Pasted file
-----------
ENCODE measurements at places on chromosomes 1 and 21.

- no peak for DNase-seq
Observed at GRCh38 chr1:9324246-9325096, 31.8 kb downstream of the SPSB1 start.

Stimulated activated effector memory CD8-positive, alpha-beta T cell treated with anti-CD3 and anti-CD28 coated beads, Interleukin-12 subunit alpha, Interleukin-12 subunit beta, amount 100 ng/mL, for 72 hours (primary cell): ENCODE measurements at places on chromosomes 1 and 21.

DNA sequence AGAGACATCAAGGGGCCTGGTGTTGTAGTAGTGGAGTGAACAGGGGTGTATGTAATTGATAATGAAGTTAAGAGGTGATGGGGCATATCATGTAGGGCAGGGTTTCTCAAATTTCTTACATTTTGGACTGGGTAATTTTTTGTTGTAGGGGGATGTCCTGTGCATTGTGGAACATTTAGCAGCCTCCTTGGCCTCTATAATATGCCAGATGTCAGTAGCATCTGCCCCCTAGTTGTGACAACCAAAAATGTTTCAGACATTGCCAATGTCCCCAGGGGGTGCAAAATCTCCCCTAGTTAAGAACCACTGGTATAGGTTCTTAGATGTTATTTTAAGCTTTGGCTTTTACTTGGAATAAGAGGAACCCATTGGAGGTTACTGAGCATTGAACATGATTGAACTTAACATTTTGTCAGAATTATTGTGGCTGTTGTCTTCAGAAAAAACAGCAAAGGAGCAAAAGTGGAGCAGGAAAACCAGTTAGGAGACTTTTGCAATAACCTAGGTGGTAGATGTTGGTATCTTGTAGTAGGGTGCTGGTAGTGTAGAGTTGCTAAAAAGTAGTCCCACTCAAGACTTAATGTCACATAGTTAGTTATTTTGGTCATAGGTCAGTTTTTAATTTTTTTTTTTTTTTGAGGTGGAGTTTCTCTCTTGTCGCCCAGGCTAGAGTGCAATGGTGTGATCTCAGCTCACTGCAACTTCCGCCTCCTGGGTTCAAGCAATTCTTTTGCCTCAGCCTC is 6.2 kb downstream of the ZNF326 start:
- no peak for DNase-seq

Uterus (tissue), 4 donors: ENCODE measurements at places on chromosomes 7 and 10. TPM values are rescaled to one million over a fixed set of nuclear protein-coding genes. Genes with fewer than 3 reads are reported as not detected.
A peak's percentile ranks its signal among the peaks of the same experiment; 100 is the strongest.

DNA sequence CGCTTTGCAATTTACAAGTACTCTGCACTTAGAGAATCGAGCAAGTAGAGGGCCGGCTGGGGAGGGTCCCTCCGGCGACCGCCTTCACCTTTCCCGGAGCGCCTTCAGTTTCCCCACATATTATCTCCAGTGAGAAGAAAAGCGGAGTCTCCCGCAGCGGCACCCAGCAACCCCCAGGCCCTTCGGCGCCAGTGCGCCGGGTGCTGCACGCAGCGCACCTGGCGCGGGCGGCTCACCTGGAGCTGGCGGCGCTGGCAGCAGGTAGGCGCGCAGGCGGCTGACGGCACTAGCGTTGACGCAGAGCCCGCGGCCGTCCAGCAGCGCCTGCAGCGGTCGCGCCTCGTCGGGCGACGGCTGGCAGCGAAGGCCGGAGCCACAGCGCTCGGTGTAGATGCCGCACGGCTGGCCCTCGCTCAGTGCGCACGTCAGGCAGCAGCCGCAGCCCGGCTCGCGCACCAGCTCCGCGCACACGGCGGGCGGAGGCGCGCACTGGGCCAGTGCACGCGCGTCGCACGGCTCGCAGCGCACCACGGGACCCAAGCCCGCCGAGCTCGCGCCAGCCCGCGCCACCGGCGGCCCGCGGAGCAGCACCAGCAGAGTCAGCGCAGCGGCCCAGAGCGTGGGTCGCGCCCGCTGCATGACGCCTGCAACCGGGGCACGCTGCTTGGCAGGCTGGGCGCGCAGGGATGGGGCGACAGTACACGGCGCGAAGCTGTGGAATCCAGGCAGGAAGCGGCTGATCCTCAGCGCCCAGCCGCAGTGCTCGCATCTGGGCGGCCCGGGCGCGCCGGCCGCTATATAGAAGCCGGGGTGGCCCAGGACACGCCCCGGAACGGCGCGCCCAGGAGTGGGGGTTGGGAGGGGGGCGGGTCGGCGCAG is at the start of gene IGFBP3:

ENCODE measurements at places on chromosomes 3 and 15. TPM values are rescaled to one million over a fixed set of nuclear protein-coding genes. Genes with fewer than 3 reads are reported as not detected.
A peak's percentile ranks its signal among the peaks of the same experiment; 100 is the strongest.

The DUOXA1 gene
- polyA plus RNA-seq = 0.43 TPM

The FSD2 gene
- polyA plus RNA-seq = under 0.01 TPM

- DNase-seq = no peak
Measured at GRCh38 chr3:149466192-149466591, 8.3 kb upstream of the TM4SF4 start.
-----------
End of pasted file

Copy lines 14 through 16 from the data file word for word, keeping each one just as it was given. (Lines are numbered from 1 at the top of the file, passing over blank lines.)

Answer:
The FSD2 gene
- polyA plus RNA-seq = under 0.01 TPM

- DNase-seq = no peak